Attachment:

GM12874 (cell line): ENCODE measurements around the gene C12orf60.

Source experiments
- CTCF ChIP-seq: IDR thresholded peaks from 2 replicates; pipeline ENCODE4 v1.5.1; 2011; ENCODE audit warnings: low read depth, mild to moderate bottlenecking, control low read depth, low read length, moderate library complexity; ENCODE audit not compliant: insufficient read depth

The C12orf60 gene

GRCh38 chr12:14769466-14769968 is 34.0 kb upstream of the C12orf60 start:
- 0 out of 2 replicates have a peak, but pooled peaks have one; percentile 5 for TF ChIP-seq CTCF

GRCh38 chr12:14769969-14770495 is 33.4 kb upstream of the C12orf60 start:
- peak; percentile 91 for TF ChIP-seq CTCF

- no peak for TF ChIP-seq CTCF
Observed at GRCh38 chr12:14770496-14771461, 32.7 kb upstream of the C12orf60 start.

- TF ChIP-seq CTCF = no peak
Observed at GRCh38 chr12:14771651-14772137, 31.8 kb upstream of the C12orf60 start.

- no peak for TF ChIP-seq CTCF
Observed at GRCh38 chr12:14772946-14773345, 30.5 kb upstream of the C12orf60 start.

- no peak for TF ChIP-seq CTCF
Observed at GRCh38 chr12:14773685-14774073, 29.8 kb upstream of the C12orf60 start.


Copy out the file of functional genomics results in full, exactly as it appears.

GM12874 (cell line): ENCODE measurements around the gene C12orf60.

Source experiments
- CTCF ChIP-seq: IDR thresholded peaks from 2 replicates; pipeline ENCODE4 v1.5.1; 2011; ENCODE audit warnings: low read depth, mild to moderate bottlenecking, control low read depth, low read length, moderate library complexity; ENCODE audit not compliant: insufficient read depth

The C12orf60 gene

GRCh38 chr12:14769466-14769968 is 34.0 kb upstream of the C12orf60 start:
- 0 out of 2 replicates have a peak, but pooled peaks have one; percentile 5 for TF ChIP-seq CTCF

GRCh38 chr12:14769969-14770495 is 33.4 kb upstream of the C12orf60 start:
- peak; percentile 91 for TF ChIP-seq CTCF

- no peak for TF ChIP-seq CTCF
Observed at GRCh38 chr12:14770496-14771461, 32.7 kb upstream of the C12orf60 start.

- TF ChIP-seq CTCF = no peak
Observed at GRCh38 chr12:14771651-14772137, 31.8 kb upstream of the C12orf60 start.

- no peak for TF ChIP-seq CTCF
Observed at GRCh38 chr12:14772946-14773345, 30.5 kb upstream of the C12orf60 start.

- no peak for TF ChIP-seq CTCF
Observed at GRCh38 chr12:14773685-14774073, 29.8 kb upstream of the C12orf60 start.